My aunt is not a “mother” in the technical sense, but she has a mother’s wisdom which she has used to guard me zealously.
A corporate attorney who graduated from UCLA Law School in 1976, my Aunt Sue is one those razor-sharp legal minds who broke ground for the women of my generation, showing the world that female attorneys are every bit as savvy-smart as any male counterpart. Growing up, I wanted to be just like her. I even looked like her. Until 1996, I was positive I would follow in her footsteps and go to law school.
To ensure I was on the right path, I first became a corporate paralegal at a large, conservative firm in NYC just after college graduation. I worked on mergers and acquisitions – “deals” as we called them.
In that year, Aunt Sue and I had a few important late-night conversations. She offered practical professional advice which I now understand, also had broader meaning. “Dress for the job you want to have,” she told me, “but make the suit your own.” Heeding her words, I learned to bring femininity to my wardrobe; accessorizing starched navy and black suits with scarves, jewelry, and cute shoes. She taught me that you can do a job and still be you.
When I told her I was anxious about putting millions of dollars worth of bank notes through copy machines, she said, “Remember – no one’s life is in your hands.” It was true. I was not a surgeon. None of the flashy bankers or company owners was going to die in a 20th floor conference room because of my work. “The worst that could happen is that someone loses money,” she stated plainly. And money preservation was not part of my job description, anyway. I wasn’t at the negotiating table, and even if I were – it was only money. Despite all her success, my aunt always knew that money was just a means to an end – not the end in itself.
But the best piece of advice she gave me was actually a discovery exercise: “Figure out who holds the power for you.” In my position, who had the power to help me achieve success? I pondered this for days, thinking it must be the attorneys I was working with. They could give me good recommendations for law school and beyond.
But it turned out, the real power was held by people who worked 15 floors below us.
In 1994 and 1995, there was an enormous amount of paperwork for mergers and acquisitions sent out to signing parties for review at various stages of a transaction. With anywhere from 5 to 35 signatories on each deal, my job as a paralegal was to put the documents (approx. 30 of them) into a set which could then be copied, collated, and tabbed for distribution to the parties. Usually, the final versions of each document came together in the late afternoon; they needed to be copied and Fedexed out by 7:30 p.m.
I soon learned that the guys in the copy room “held the power.” If they didn’t hustle, rancor would fall on me and the youngest attorneys. So I made sure that I did everything I could to get my “jobs” to them quickly, and then, to show my appreciation. I knew the copy guys’ names, a few things about their families, and when time was really tight, I got into the fight with them.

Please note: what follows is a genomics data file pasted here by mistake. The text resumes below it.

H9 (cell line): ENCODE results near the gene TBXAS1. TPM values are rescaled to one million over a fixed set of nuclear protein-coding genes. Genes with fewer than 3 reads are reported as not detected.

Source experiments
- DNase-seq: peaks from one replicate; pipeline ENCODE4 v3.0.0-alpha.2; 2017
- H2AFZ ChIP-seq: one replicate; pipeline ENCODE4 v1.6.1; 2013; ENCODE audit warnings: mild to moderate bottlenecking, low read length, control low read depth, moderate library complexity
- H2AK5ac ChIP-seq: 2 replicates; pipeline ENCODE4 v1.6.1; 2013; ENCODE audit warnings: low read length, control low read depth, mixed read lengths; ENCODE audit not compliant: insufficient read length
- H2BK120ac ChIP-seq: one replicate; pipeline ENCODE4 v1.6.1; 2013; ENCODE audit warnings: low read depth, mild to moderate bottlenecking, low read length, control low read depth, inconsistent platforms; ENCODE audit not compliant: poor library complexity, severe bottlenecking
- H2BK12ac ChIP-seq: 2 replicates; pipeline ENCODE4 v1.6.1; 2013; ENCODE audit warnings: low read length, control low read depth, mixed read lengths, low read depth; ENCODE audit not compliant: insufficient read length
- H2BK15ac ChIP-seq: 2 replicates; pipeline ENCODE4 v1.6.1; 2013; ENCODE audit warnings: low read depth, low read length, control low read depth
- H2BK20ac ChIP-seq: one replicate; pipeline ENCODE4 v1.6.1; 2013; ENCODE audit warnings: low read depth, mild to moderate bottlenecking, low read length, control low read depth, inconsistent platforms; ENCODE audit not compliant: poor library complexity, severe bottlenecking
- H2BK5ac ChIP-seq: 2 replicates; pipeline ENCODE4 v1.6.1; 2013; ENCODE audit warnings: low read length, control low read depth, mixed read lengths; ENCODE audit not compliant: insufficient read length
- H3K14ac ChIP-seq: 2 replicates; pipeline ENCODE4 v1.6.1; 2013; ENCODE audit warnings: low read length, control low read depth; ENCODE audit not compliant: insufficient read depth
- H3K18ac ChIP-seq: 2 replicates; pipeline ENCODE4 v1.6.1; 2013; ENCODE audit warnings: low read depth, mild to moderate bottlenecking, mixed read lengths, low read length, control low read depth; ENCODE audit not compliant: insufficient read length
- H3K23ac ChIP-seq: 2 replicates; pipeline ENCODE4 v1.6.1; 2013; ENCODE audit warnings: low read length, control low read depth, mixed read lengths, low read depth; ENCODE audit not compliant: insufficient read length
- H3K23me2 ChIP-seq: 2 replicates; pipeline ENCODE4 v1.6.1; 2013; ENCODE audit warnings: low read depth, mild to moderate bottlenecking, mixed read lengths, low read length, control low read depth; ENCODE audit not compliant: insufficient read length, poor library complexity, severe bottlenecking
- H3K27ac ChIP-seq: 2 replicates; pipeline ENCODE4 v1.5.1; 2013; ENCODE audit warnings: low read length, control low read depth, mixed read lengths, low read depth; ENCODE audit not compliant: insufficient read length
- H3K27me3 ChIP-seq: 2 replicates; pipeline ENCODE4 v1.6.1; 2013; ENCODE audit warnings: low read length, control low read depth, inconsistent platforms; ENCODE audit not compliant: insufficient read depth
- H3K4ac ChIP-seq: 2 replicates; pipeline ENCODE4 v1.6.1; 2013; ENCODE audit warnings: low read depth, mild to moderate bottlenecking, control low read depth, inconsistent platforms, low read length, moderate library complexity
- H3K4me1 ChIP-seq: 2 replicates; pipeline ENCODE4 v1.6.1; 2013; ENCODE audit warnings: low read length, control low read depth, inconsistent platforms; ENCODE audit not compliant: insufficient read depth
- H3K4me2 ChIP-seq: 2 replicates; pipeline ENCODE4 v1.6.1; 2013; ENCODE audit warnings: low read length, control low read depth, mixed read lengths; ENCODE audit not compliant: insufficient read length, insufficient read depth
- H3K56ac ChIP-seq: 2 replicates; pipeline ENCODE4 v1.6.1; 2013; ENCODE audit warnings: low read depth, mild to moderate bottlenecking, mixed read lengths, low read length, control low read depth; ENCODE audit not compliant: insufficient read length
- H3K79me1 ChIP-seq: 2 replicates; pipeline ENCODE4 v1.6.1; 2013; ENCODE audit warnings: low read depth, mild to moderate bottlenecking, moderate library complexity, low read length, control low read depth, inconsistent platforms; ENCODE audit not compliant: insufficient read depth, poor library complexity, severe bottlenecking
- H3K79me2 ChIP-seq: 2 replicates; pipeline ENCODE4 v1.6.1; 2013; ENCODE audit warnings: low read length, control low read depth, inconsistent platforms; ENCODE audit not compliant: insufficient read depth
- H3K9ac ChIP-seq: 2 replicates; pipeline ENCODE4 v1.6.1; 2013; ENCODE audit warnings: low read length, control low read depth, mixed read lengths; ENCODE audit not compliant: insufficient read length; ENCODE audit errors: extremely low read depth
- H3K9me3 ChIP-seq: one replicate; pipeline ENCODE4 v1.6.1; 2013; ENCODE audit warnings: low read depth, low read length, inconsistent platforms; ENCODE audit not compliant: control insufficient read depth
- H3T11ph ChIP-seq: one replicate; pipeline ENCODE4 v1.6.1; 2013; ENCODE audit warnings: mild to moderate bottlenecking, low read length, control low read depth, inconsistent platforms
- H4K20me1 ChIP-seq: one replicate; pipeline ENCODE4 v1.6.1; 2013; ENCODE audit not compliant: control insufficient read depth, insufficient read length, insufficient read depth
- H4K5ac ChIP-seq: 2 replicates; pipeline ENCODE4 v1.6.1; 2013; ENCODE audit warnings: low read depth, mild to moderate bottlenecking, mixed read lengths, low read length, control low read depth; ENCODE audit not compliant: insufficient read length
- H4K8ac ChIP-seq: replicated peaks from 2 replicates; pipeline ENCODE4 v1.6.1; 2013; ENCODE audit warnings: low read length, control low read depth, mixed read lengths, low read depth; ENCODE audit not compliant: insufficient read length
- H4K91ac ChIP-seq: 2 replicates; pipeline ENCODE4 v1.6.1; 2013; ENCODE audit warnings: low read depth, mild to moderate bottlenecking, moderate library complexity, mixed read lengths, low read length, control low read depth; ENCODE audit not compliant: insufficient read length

One night I was standing at an industrial copier at 7:15, reloading paper bins and prepping Fedex boxes when I got a massive paper cut on my left hand. Blood ran down my arm, but I had to keep going, so I raised that hand above my head and did what I could with my right. Soon, the copy guys spotted me, and the next thing I knew, someone was bandaging up my hand. The Fedex guy appeared and we loaded his hand truck with 30 or so boxes. I was a mess of gratitude at the end: a skirted, heeled blonde with an untucked shirt, askew hair, and a clunky mass of white gauze on my left hand. I was not the picture of professionalism. But I had been successful in my job and I knew who to thank, and that was very satisfying.
It was a feeling that I experienced many times that year. The equation was reflex: the more I invested in my relationship with the copy room guys, the more they helped me. I never missed a deadline.
My aunt taught me that the people who “hold the power,” deserve our gratitude and respect. They are often the hidden ones, the crew behind the scenes, and we have a moral obligation to see them as the individuals they are. We must give credit where it is due, and honor the contributions of all. What my aunt was really saying was, “Succeed. But be kind.”
Trying out corporate law as a paralegal before “buying” into law school loans turned out to be a wise decision. In the end, I decided against a law career. I feared I was disappointing my Aunt Sue, but we are different people.
And that’s how it always is between mothers and their kids, isn’t it? What we share brings us close, but cherishing the uniqueness in one another cements our bond.
Today, my aunt and I talk all the time, discussing the things that matter to both of us: family, friends, love of animals. We try to live joyfully, embracing the lessons of the past, but living in the present. I rely on her for strength and assurance, and am grateful for the way she shepherds our family through changing times.
That has never been more apparent than in these last few years, when she so graciously and selflessly cared for my grandparents at the ends of their lives, and in the last couple months, when she has managed the long and often tedious process of honoring them in their passing – sorting through memorabilia, dispersing belongings, helping us all to say goodbye.
My Aunt Sue never had children, but she “mothers” beautifully nevertheless, and I honor her this Mother’s Day.